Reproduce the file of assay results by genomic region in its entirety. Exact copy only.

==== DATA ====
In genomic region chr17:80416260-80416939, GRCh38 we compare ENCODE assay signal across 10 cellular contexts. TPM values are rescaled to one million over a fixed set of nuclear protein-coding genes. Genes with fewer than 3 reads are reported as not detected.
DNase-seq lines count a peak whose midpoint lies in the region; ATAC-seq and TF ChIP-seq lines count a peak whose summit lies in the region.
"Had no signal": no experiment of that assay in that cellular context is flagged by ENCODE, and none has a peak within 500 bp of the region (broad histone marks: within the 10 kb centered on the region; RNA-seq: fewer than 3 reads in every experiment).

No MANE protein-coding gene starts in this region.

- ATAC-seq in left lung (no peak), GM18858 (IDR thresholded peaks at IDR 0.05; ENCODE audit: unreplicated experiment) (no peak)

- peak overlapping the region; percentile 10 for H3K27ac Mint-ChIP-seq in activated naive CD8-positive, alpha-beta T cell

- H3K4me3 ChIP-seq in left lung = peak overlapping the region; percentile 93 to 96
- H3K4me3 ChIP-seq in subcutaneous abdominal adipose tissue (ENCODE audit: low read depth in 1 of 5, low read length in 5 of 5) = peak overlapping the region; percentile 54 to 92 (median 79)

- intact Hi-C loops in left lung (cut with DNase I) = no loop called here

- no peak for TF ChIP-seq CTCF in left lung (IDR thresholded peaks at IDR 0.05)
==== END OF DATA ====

In genomic region chr17:80416260-80416939, GRCh38 we compare ENCODE assay signal across 10 cellular contexts. TPM values are rescaled to one million over a fixed set of nuclear protein-coding genes. Genes with fewer than 3 reads are reported as not detected.
DNase-seq lines count a peak whose midpoint lies in the region; ATAC-seq and TF ChIP-seq lines count a peak whose summit lies in the region.
"Had no signal": no experiment of that assay in that cellular context is flagged by ENCODE, and none has a peak within 500 bp of the region (broad histone marks: within the 10 kb centered on the region; RNA-seq: fewer than 3 reads in every experiment).

No MANE protein-coding gene starts in this region.

- ATAC-seq in left lung (no peak), GM18858 (IDR thresholded peaks at IDR 0.05; ENCODE audit: unreplicated experiment) (no peak)

- peak overlapping the region; percentile 10 for H3K27ac Mint-ChIP-seq in activated naive CD8-positive, alpha-beta T cell

- H3K4me3 ChIP-seq in left lung = peak overlapping the region; percentile 93 to 96
- H3K4me3 ChIP-seq in subcutaneous abdominal adipose tissue (ENCODE audit: low read depth in 1 of 5, low read length in 5 of 5) = peak overlapping the region; percentile 54 to 92 (median 79)

- intact Hi-C loops in left lung (cut with DNase I) = no loop called here

- no peak for TF ChIP-seq CTCF in left lung (IDR thresholded peaks at IDR 0.05)